5335: 1960s Japanese Shiozawa Omeshi Silk Rare Snow Country,Yd
1960's Deadstock Rare Japanese Textiles:
Kinu Shiozawa Omeshi
Special Niigata Kasuri Process Crinkled Silk Fabric
Ancient Technique from Snow Country Japan
Width:14.5 inches / 36.8cm
Length: 1 yard / 91.44 cm
US$18.00 per yard
Item Details and Description
The design is same on both sides, with fabric being light cream background but most of it is covered with the grayish field; designs are in light grays for most of the patterns of fans with flowers; all motifs have blurred subdued colors reds and light yellows. This unusual fabric is fairly rough to the touch and because of the process of making the crinkled silk fibers(see cultural notes below) it has a distinctive look and feel. Selvedge is about 1/4 inch (.6cm) on each side.
Rarely found fabric, popular among Antique Japanese textile aficionados and textile artists.
Want the whole roll? Contact us HERE for discounted price.
Here is some basic information on this interesting silk making process from www.kogeijapan.com
What is Hon-shiozawa silk ?
Hon Shiozawa is a textile produced in the region surrounding Minami Uonuma City, Niigata Prefecture. It is one of the textiles that represent the Shiozawa region, which is renowned for the Echigo Jofu (a linen textile produced locally). This textile has always been popular and people fondly call it the Shiozawa Omeshi. The region is famous for linen and silk textile production. ....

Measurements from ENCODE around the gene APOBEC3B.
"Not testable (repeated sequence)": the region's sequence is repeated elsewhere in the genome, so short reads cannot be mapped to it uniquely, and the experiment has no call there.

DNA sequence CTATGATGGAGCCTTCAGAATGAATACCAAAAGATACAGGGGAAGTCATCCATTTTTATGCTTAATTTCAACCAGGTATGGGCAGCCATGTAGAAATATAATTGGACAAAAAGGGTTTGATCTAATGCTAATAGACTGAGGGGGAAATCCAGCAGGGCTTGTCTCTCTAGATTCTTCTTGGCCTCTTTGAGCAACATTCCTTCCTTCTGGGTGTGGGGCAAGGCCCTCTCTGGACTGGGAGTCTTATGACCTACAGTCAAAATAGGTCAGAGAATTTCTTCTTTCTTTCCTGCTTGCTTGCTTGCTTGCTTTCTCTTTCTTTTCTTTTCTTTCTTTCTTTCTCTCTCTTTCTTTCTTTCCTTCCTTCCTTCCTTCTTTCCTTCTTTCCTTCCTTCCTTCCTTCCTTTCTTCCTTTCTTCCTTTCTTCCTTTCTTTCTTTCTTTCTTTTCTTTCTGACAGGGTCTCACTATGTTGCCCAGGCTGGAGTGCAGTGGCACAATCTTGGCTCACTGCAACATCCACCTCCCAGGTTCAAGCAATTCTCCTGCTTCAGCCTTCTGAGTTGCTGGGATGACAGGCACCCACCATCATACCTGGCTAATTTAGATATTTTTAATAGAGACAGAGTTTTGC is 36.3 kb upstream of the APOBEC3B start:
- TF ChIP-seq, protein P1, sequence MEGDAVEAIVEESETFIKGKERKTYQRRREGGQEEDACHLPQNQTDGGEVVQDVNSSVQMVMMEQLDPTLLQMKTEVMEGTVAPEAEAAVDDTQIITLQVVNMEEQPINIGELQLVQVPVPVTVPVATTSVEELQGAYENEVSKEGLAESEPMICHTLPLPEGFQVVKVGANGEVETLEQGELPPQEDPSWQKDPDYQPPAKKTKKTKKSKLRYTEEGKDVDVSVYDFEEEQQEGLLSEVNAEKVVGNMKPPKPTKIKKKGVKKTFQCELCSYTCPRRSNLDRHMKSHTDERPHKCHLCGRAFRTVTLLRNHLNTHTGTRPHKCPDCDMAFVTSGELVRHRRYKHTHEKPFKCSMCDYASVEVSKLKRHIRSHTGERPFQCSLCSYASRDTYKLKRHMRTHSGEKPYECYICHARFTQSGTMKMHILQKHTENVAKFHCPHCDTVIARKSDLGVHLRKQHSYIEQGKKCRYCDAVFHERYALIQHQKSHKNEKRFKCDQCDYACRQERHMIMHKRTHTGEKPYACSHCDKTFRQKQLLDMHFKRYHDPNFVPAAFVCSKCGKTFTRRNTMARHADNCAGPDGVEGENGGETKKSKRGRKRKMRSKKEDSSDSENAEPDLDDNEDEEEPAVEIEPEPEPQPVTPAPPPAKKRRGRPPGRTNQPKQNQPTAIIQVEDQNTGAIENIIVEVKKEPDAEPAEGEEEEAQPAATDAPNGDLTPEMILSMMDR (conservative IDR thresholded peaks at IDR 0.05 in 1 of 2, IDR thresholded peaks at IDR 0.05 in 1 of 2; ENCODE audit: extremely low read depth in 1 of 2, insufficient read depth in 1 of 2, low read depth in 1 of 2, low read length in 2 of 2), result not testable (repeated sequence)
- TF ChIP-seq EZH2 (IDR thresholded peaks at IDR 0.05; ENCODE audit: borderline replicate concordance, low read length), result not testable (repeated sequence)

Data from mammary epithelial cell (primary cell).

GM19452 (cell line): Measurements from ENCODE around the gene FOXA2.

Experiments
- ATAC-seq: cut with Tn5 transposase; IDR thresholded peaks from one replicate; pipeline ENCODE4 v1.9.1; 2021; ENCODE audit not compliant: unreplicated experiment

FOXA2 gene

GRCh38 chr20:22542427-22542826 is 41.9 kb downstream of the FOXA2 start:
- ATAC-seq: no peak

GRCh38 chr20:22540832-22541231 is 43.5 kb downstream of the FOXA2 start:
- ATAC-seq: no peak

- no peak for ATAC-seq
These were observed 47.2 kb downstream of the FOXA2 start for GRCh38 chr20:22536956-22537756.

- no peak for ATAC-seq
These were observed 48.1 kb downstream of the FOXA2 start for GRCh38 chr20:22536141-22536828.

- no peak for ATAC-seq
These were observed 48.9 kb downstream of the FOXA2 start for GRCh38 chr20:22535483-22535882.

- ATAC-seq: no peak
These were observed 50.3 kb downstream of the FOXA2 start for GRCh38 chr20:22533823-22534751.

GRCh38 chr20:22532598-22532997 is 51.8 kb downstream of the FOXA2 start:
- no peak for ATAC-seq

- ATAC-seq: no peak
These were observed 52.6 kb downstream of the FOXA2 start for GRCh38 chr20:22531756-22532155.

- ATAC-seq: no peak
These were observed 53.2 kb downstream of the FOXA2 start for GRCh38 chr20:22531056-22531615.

...The characteristics of Hon Shiozawa are the distinctively crisp texture of the Shibo, which emerge when the textile is kneaded in hot water, and the precise Kasuri patterns, including the Juji Kasuri (cross pattern) and the Kiko Kasuri (tortoise shell pattern). The technique for making linen crepe, for example, Echigo Chijimi, is also used to produce Hon Shiozawa. The Hacho Nenshi, which are silk threads twisted 7 to 8 times harder than other threads, are used for Hon Shiozawa. After weaving using the hard-twisted (left and right) threads for the weft, the textile is kneaded in lukewarm water to bring out the Shibo. For this reason, the Shibo that emerge are very delicate and the finished textile has a crispy texture. The warp threads for Hon Shiozawa are dyed using the techniques including Tekukuri (tie-dyeing), Tesurikomi (stencil dyeing), Itajime (folding the textile and pressing it between the wooden boards to dye it) and the Katagami Nassen (paper stencil dyeing). The textile is woven while being carefully and precisely adjusted according to the design pattern and the Kasuri patterns are fine and sharp. Together with the graceful Shibo, the textile has an air of serenity and elegance...." See www.kogeijapan.com for more info.